Thursday, August 29, 2013

Gaeunsa Temple in Anam-dong, Jogyesa Temple, National Museum of Korea, Cross-cultural Perspectives

Hello, readers!
In this post I'm first going to tell you about and show you photos of the Gaeunsa Temple in Anam-dong right down the hill from where I was staying.

As you may be able to tell from these photos and my description, this temple is right smack in the middle of an urban, university-centered neighborhood, namely Anam-dong. The only separation between this temple and my own dorm, in fact, is a small hill and a flight of steps. That is it. As you will see soon, compared to other, "grander" Buddhist temples in Seoul, Gaeunsa does not seem to be much to look it, but for me, it has a simple beauty, serving as a beacon of spirituality for the Buddhist inhabitants of Anam-dong. This actually brings me to my next point, which is that Gaeunsa is not a tourist destination whatsoever; in fact, the only other people I saw there (aside from my friend Kyra and myself) were locals (mostly middle-aged and older women), going about their daily business of praying and meditating. This was not Buddhism on a pedestal as a show for foreigners, this was Buddhism as it is still practiced in the urban landscape of 21st century Seoul. In a way, I felt like I was intruding on something private and sacred, perhaps precisely because I was.

In these next three photographs, you can see Jogyesa temple, the central building and authority over the
Korean Jogye sect of Buddhism. Jogyesa lies in the cultural tourism hub of Insa-dong, where the famous Joseon Dynasty castle-palaces stand. I visited Jogyesa on a Sunday evening and there was still a fair amount of visitors, practicing Buddhists and tourists alike, a testament to this sites importance and popularity. The actual temple part of Jogyesa consists of three large buildings, two of which are shown above. My roommate, Taewon, accompanied me, and using his body as a reference, you can really see the great size of the temple building in the second photo. Yet, despite its status as a tourist magnet, Jogyesa still remains a vital aspect of Buddhist life within Seoul, as well, as can be seen from the bottom two pictures. There we see first  an intricately sculpted column on whose bottom rim were hung prayers for ancestors and deceased relatives. Most of these prayers and messages were written in Korean, but some were also in Japanese, Chinese, even Thai. In the bottom picture, I have captured the image of a woman light a ritual candle in prayer. Based on the number of lit candles at the site, there must be people just like this woman lighting ritual candles rather frequently. All in all, it was touching and humbling to see how Buddhism influences not only the community of Anam-dong but also Seoul and beyond.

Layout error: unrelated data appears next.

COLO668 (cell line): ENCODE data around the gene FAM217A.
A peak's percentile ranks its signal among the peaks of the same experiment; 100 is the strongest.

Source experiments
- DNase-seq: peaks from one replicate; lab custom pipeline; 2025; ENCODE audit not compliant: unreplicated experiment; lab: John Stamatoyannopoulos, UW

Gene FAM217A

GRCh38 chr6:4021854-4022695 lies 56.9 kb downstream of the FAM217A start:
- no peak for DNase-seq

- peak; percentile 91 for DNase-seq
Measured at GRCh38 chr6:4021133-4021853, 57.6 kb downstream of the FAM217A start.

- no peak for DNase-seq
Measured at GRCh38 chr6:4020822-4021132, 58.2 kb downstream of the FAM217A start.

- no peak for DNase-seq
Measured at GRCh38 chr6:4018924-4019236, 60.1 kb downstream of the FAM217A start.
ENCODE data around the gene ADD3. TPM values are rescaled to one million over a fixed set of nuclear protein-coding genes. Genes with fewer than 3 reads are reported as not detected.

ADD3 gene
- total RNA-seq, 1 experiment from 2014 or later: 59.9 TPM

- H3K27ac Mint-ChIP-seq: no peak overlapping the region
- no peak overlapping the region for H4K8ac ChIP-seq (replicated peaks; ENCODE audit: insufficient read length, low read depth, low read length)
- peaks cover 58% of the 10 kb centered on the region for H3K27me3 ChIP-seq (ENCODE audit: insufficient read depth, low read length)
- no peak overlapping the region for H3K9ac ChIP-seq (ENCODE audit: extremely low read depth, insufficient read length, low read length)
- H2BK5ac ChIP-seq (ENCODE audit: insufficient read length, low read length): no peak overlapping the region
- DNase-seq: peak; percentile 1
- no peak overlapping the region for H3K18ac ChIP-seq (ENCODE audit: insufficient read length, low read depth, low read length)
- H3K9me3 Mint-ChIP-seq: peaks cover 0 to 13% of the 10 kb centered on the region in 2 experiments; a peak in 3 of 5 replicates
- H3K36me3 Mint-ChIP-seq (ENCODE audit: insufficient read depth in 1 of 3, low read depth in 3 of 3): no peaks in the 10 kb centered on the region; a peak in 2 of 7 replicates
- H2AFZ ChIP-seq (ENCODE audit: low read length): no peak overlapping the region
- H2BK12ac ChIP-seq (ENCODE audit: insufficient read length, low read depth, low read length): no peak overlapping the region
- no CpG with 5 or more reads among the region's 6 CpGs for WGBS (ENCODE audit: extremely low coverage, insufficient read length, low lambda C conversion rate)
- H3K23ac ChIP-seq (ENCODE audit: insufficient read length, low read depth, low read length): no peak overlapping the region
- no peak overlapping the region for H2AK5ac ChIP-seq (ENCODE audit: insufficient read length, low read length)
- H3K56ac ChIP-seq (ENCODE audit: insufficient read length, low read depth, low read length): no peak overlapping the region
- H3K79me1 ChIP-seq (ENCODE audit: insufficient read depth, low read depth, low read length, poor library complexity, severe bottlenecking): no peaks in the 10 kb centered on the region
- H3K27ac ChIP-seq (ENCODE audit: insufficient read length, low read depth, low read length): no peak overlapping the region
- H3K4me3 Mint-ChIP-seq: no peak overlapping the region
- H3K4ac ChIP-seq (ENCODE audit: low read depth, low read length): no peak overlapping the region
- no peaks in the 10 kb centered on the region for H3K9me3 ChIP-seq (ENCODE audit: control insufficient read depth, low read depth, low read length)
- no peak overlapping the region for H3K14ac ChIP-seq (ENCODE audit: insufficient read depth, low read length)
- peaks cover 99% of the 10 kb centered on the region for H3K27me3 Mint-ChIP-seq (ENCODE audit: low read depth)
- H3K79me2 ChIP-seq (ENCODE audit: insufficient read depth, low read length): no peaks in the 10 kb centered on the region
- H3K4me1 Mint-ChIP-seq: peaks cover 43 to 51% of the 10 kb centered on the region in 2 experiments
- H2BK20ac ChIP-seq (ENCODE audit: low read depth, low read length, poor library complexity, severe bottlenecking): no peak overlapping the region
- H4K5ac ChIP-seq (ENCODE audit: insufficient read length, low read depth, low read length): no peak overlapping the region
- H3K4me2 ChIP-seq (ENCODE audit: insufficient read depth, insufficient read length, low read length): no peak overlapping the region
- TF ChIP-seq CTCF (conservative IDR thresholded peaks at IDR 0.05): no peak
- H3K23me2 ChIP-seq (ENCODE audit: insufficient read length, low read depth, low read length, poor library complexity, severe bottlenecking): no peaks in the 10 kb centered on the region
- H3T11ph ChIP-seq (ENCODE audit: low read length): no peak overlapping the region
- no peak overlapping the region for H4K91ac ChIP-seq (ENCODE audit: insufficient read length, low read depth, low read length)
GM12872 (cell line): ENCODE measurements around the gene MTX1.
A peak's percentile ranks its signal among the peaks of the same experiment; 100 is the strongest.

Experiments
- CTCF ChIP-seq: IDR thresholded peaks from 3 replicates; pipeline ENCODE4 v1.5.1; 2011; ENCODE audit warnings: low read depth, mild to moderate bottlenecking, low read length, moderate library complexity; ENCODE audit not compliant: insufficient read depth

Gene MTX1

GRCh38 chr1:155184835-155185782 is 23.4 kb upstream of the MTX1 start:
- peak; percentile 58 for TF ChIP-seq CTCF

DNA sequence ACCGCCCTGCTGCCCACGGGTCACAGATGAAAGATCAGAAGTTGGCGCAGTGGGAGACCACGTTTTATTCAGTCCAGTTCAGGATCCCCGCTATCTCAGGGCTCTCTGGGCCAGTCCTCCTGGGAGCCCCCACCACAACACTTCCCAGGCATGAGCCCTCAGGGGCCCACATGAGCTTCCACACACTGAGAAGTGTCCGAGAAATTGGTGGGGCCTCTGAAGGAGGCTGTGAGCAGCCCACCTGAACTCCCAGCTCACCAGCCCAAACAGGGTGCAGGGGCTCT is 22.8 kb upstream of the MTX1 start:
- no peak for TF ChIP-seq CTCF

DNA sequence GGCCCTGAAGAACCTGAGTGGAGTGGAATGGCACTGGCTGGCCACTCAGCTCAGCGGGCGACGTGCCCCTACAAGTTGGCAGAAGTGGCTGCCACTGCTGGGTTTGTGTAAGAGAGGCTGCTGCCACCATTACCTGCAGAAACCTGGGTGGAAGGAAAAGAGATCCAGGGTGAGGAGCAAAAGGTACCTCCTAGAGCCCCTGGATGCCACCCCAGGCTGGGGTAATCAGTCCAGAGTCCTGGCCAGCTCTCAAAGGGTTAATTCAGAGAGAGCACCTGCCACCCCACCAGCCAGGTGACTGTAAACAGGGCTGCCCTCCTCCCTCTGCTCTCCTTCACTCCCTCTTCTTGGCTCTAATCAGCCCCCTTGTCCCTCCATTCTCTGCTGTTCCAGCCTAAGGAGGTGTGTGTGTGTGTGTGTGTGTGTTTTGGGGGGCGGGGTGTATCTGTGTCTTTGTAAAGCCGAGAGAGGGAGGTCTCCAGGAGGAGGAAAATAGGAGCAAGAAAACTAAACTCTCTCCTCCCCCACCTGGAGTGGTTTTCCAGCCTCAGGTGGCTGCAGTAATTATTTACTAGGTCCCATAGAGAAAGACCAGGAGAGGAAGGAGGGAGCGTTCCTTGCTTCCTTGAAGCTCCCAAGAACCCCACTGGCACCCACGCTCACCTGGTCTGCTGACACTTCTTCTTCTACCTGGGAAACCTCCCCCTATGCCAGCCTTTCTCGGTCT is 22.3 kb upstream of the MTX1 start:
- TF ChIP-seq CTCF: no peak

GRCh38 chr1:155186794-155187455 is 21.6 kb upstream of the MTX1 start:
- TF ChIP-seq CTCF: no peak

Before, I left you go, I'd also like to take the time to show you the celadon pottery pieces found in the National Museum of Korea. The first picture is actually the museum's beautiful exterior, complete with its glass windows and glinting gold finish. The building's facade alone was breathtaking, but it contrasted deeply with the simple elegance found in the traditional art and pottery housed within its walls. For me, the most striking example of this sort of subdued beauty was the celadon pottery. My HTC Rezound's camera hardly does it justice, but the nuanced blue-green coloring of the celadon was particularly poignant, to my mind speaking volumes on sadness, perseverance, even life and love (in Korean, this concept is called Han "한"). Korean celadon was actually renowned within Asia as the finest sort of porcelain pottery for centuries; in modern times, unfortunately, the method to make this beautiful and enigmatic celadon color has been lost. However, the process behind the pottery itself was actually revealed step-by-step on the museum wall! This was very cool to read (I forwent a picture of it because it was essentially a wall of text with tiny pictures.) I purposefully included the last picture to show that the key feature of celadon pottery that accentuates its beauty is its simplicity, which I felt was undermined by the overly bombastic design of the piece in the last photo. If you compare this to the smooth curves, slight floral pattern, and, of course, classic celadon blue-green tint of the pieces in the second photo, it simply doesn't compare at all.

Overall, I hope that this psots leaves you, my precious readers, with a sense of what traditional Korean culture is like and how it has been carried over into the modern city of Seoul.

As ever, thank you so much for reading!

Andrew Frenkel, B.A. Asian Studies 2015, Japanese and Korean Language and Literature Minor
Sigur Center 2013 Korean Language Fellow,
Korea University, South Korea

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